Behavioral Neuroscience for the Human Services, by Harriette C. Johnson, 2014, New York, Oxford University Press, 406 pages, $118.93, ISBN: 978-0-19-979415-7.
Dr. Harriette Johnson’s longstanding interest in neuroscience and neurobiology for the non-scientist is evident in her prior publications, as well as in her 2014 book, Behavioral Neuroscience for the Human Services: Foundations in Emotion, Mental Health, Addiction, and Alternative Therapies. Amidst the book’s 349 pages of narrative, readers can acquire immense understanding of neuroscience concepts and findings, as well as mental health treatments. Dr. Johnson writes so eloquently, metaphorically, playfully, and interestingly that social workers can easily learn concepts and use her clearly presented and amazing scientific nuggets. Social work clinicians, administrators, and educators can apply this information to their work with people who require help because of their enduring mental health disorders and emotional challenges.
The book is divided into seven parts and 49 short, palatable and fascinating chapters. Dr. Johnson uses a dialogue style that invites and engages readers to consider cutting edge science and important questions about mental health and alternative therapies. As readers peruse Johnson’s material, laced with a centerfold that includes images of the brain and inner brain, MRI scans, PET scans of adults with and without ADHD, neurotransmitters, neural circuits, and environmental stressors that excite neural systems, they gain insight as to the causes of maternal depression, eating disorders, borderline personality disorder, and so forth.
Throughout the book, social work’s biopsychosocial theoretical framework is recalled and enhanced with additional details about the paradigm shift that is occurring in mental health, as a result of significant neuroscience findings. In chapter 47, for instance, traditional, alternative, and integrative medicine approaches are addressed, as Johnson elaborates on the useful five category classification system devised by the National Center for Complementary and Alternative Medicine (NCCAM). With aplomb, Johnson provides details on alternative medical systems (e.g. acupuncture, homeopathy, traditional Chinese medicine), mind-body interventions (e.g., biofeedback, relaxation, mediation, hypnotherapy, yoga), biologically based treatments (e.g., special diets, hormones, herbal products), manipulative and body-based methods (e.g., massage therapy, chiropractic medicine), and energy therapies (e.g., Reiki, qigong).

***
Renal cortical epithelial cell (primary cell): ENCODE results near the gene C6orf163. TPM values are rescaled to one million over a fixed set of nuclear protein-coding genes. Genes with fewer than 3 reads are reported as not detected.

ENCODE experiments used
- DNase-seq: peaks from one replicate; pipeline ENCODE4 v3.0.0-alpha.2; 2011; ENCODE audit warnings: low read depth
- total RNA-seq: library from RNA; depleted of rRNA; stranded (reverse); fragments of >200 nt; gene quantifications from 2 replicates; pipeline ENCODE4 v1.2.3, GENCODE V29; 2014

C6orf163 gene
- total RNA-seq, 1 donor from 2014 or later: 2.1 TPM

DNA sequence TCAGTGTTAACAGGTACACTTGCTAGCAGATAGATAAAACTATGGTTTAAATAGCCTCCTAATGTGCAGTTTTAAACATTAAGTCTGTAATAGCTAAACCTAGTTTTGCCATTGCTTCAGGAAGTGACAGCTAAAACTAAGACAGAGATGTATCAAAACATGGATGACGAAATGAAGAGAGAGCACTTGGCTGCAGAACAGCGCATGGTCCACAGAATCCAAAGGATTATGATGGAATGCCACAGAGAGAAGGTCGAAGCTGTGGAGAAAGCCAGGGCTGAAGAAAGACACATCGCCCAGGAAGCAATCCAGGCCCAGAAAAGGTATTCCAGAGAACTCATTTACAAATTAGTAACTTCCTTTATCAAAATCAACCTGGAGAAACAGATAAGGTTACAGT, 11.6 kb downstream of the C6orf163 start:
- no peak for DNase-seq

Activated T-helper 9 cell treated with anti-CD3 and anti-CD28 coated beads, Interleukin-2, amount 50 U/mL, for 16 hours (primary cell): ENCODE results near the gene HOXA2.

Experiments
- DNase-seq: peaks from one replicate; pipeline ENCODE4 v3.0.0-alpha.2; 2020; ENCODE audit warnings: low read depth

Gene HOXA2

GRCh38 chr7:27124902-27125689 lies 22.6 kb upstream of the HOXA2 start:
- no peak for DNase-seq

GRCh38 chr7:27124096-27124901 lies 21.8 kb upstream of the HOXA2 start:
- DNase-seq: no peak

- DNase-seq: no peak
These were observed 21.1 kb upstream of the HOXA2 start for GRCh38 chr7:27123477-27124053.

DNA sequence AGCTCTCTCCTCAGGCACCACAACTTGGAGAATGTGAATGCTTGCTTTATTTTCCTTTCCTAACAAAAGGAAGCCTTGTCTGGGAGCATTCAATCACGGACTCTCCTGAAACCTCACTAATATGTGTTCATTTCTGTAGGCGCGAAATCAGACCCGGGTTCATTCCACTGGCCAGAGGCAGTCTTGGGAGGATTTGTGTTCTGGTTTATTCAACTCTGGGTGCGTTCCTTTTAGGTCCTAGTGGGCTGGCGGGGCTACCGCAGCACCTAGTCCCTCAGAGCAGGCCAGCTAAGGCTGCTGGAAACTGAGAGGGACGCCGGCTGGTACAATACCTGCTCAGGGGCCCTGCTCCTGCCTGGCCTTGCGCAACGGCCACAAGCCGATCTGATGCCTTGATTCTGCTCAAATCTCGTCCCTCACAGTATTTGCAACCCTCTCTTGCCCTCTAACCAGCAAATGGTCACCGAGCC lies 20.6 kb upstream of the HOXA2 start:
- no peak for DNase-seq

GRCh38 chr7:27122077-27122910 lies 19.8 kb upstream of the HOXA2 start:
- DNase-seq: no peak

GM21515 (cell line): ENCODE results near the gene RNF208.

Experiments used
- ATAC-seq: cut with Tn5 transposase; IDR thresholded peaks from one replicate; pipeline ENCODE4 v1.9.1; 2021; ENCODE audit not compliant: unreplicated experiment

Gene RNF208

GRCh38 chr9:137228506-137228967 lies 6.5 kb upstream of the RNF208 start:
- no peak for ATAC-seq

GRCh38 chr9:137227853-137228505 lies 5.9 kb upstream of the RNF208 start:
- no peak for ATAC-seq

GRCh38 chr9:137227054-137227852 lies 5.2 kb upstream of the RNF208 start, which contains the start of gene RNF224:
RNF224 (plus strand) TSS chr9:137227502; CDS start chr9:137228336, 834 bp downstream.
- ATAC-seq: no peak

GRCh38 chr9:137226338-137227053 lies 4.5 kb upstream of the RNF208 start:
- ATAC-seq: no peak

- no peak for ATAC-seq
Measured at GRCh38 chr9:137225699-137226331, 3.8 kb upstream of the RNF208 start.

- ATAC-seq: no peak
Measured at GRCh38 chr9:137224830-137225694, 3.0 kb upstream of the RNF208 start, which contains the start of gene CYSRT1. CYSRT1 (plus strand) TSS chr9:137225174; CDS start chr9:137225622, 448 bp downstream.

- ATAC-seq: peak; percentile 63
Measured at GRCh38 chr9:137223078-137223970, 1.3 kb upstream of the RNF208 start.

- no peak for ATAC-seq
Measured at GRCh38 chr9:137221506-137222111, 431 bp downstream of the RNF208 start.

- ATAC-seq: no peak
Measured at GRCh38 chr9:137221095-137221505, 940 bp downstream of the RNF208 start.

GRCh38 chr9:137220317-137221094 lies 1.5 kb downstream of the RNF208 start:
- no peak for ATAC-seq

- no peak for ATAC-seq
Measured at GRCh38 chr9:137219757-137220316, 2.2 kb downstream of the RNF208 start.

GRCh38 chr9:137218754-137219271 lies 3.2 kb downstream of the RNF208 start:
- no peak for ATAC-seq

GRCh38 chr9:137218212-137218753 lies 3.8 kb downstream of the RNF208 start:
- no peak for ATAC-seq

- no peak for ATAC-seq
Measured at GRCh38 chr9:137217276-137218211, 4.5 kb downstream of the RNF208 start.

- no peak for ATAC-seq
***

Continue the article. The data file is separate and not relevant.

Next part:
Chapter 3’s content on brain structures helps readers to understand the functioning of the pituitary gland, limbic system, amygdala, hippocampus, basal ganglia, corpus callosum, and more. Later in Part IV, chapters focus on substance abuse and addiction. The material outlines risk factors for addiction, the role of the mesolimbic dopamine pathway, and how changes in emotional memories are a “hallmark of addiction” (p. 175).
Dr. Johnson successfully describes how remarkably resilient our brains are. She reminds us how all our brains are characterized by “variation, versatility, and degeneracy,” and how different people have different genetic influences, different epigenetic sequences, different bodily responses, and different histories in environments” (p. 266). Suffice it to say that this book will thrill “thinking social workers” and help them be better assessors and implementers of services to clients.
Reviewed by Lisa E. Cox, Ph.D., LCSW, MSW, Associate Professor of Social Work, Research Chair, Stockton Center on Successful Aging, Stockton University.